|Biology of Spirochetes|
|HEAD||Dr PICARDEAU Mathieu / email@example.com|
|MEMBERS||BOURGUIGNON Claudia / Dr BOURHY Pascale / Dr CORNET Murielle / Dr FERQUEL Elisabeth / LOUVEL Hélène / RISTOW Paula
Spirochetes are the causative agents of several important animal and human diseases such as Lyme disease and leptospirosis. The unit is composed of a research group on Leptospira and the National Reference Centers for Borrelia and Leptospira (also WHO collaborating Center for Leptospira).
In 2006, the main research activities included:
i) Comparative genomics between saprophytic and pathogenic Leptospira
In collaboration with the Genomic Platform of the Pasteur Institute, we sequenced the genome of the saprophyte Leptospira biflexa which is our model bacteria. Indeed, numerous tools for genetic manipulation of this saprophytic strain have been developed by our group in the recent years, including random and targeted mutagenesis. We have started the comparison of the genetic content between L. biflexa and pathogenic species that have been already sequenced. Comparative genomics should reveal clues on the life-styles of Leptospira in the environment and in the infected host.
ii) Iron acquisition and regulation in Leptospira
Using both targeted and random mutagenesis in L. biflexa, we characterized iron acquisition systems such as TonB-dependent receptors and an ABC transporter. We also identified a two-component system involved in heme metabolism. Our results show that Leptospira have evolved various strategies for fulfilling their iron requirements. Further studies will include characterization of the mechanisms involved in metabolic responses to iron availability.
iii) Identification of virulence factors in Leptospira
The main objective of the unit is the study of virulence factors in pathogenic strains of Leptospira and the identification of vaccine candidates. We have demonstrated gene transfer for pathogenic strains of Leptospira using transposition of a transposon of eukaryotic origin. One of the first transposon mutants characterized was a mutant with an insertion into a putative gene encoding an OmpA-domain containing protein. Our preliminary results show that this mutant is avirulent in guinea pigs, whereas the wild-type and the complemented strains are virulent. We are currently testing other genes that could be involved in one or several steps of the infectious process.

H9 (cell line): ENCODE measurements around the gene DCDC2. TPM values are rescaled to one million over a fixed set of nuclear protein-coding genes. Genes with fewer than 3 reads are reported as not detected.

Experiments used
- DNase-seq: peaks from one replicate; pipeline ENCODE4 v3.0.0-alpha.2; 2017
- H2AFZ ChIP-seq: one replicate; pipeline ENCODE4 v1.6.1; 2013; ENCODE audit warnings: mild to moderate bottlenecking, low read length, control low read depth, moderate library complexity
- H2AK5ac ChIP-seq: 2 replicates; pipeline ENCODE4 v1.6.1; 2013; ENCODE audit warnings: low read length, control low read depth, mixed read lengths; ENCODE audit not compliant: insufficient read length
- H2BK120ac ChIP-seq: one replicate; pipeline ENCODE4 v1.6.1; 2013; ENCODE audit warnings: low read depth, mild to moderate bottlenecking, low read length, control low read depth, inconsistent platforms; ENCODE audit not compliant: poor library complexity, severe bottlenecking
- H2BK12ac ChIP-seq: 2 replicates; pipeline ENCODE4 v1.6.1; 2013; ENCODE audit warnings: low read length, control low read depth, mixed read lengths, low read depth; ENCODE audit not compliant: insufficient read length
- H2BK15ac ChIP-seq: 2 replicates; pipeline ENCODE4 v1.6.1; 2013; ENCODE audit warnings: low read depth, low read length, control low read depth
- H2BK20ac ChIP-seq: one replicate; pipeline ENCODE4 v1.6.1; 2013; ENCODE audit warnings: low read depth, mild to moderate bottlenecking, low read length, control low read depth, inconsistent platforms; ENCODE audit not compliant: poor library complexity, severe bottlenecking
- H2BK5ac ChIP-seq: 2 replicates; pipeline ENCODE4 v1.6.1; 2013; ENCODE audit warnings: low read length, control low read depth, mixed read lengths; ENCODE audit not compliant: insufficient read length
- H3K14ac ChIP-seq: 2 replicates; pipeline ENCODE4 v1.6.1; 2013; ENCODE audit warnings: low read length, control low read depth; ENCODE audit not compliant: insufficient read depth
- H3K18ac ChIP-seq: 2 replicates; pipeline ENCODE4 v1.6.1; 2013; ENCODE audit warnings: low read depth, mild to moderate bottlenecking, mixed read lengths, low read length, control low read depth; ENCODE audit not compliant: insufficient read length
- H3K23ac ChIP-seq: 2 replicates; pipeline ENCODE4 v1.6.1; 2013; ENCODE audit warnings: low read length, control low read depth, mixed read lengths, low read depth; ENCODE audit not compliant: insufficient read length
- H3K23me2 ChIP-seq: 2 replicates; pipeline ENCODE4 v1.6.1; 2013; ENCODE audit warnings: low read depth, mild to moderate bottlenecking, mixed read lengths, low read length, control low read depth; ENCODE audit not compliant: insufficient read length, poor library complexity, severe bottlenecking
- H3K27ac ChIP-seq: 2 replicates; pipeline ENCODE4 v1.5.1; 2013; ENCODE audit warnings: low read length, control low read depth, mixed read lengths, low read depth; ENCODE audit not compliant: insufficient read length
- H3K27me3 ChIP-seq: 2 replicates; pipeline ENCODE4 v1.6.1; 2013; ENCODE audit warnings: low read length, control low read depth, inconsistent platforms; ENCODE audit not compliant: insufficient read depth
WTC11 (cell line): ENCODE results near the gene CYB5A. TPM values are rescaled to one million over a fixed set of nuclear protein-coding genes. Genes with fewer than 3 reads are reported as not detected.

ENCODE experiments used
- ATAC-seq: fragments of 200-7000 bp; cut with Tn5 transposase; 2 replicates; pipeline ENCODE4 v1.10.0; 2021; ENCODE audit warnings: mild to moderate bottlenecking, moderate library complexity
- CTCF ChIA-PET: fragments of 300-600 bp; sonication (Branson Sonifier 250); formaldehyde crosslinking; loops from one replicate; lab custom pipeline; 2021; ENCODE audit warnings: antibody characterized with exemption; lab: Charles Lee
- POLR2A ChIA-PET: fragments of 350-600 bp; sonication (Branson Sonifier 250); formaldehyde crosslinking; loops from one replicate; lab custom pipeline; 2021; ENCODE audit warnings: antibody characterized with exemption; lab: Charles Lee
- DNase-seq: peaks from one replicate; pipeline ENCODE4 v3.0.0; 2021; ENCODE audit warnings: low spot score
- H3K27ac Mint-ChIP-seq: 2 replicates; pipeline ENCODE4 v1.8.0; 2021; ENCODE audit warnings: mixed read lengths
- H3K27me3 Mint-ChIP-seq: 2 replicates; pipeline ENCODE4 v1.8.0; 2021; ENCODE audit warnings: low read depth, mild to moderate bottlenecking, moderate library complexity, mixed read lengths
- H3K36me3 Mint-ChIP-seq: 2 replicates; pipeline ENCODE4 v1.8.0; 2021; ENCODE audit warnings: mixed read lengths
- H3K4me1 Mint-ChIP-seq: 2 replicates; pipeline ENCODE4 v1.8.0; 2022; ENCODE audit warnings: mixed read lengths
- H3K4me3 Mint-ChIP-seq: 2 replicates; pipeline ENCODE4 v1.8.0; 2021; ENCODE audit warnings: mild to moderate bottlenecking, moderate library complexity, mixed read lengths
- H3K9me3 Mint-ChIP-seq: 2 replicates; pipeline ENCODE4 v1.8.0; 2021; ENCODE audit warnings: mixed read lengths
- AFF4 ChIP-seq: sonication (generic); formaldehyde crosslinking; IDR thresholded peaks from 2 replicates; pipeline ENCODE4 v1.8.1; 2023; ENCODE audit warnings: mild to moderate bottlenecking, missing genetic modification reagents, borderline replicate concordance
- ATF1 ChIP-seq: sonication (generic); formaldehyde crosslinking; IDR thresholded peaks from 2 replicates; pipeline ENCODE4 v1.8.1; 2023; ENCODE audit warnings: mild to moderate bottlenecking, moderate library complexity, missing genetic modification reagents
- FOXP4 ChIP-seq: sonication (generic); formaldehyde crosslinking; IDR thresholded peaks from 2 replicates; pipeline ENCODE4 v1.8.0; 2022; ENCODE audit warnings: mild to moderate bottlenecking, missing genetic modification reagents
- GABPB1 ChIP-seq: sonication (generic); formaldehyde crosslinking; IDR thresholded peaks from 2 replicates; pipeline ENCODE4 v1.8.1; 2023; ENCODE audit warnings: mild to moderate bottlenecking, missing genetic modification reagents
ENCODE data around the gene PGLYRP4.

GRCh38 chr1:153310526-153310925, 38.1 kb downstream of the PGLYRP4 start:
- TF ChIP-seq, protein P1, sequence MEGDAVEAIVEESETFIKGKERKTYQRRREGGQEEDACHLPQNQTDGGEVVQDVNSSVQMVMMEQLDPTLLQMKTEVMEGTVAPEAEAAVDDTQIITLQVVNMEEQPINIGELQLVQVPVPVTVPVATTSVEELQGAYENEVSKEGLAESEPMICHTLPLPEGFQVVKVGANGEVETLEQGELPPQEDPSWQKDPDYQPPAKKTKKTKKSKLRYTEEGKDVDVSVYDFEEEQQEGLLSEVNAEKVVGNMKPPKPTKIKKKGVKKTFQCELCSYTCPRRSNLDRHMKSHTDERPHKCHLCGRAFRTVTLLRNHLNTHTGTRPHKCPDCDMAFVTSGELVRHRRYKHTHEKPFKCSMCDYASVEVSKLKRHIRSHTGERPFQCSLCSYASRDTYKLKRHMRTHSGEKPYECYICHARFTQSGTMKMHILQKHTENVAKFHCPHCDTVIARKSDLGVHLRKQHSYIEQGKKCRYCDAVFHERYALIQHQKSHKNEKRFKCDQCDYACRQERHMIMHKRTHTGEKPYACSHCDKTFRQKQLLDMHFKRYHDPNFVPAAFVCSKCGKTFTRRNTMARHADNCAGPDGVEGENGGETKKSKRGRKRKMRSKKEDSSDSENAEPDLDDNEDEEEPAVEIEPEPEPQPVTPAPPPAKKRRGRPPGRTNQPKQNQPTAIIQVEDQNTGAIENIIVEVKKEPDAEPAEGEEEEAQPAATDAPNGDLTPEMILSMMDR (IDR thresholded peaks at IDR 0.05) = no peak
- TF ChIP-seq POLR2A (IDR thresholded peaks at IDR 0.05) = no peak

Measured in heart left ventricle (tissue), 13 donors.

iv) Diagnosis and epidemiology of Leptospira and Borrelia
The main objective of the National Reference Centers is to transmit, each year, the epidemiological traits of Leptospirosis and Lyme disease to Health authorities. We also have the duty to improve diagnostic techniques. For example, we developed a rapid and simple typing method based on the analysis of the polymorphism of variable-number tandem repeats (VNTR) loci in the genome of the pathogenic species of Leptospira.
|Publications 2006 of the unit on Pasteur's references database|
Activity Reports 2006 - Institut Pasteur
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